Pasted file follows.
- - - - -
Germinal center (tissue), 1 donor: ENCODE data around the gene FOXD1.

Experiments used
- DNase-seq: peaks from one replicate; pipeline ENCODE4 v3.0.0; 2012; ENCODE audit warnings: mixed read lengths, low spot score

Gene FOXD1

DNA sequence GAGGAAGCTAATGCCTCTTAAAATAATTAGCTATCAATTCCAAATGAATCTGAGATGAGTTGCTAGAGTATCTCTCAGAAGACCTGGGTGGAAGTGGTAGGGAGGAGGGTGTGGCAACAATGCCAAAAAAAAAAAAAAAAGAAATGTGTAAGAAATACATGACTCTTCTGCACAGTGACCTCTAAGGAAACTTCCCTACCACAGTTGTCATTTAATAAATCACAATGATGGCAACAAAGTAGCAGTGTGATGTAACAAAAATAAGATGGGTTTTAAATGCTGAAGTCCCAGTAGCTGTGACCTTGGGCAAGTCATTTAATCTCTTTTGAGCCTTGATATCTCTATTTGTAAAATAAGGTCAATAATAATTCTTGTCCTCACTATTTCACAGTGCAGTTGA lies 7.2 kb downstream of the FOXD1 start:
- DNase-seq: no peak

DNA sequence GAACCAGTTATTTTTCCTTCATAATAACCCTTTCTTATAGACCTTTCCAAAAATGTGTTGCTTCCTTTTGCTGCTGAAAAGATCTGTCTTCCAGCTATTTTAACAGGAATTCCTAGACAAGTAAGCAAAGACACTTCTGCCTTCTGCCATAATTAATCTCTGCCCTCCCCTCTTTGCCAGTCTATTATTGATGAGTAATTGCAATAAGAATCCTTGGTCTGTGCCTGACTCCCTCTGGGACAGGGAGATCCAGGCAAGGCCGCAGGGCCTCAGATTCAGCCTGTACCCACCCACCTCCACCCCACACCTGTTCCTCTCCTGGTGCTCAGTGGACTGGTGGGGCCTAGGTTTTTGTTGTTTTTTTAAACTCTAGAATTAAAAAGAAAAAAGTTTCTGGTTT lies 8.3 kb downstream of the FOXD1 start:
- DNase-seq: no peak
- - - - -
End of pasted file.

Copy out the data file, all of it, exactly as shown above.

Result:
Germinal center (tissue), 1 donor: ENCODE data around the gene FOXD1.

Experiments used
- DNase-seq: peaks from one replicate; pipeline ENCODE4 v3.0.0; 2012; ENCODE audit warnings: mixed read lengths, low spot score

Gene FOXD1

DNA sequence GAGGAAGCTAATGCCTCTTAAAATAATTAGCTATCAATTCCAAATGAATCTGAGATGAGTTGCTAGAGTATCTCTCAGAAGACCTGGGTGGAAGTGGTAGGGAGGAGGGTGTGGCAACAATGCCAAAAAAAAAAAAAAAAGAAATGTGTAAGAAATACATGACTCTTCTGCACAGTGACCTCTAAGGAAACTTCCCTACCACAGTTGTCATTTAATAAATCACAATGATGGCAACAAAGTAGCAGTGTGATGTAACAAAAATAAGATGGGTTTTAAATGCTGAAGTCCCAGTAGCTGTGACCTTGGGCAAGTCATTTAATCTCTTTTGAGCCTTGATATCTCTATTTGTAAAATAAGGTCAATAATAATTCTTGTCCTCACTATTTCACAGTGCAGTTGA lies 7.2 kb downstream of the FOXD1 start:
- DNase-seq: no peak

DNA sequence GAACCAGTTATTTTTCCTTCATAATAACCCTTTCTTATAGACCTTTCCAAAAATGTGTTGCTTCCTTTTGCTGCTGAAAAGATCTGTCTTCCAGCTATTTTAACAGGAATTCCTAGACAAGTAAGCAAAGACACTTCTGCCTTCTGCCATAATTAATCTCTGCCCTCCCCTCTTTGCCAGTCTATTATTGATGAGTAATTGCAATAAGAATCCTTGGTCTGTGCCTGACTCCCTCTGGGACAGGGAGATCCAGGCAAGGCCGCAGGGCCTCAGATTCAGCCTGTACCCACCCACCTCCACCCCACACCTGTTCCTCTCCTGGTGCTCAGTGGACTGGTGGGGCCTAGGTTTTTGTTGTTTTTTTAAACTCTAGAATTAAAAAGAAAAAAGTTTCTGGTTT lies 8.3 kb downstream of the FOXD1 start:
- DNase-seq: no peak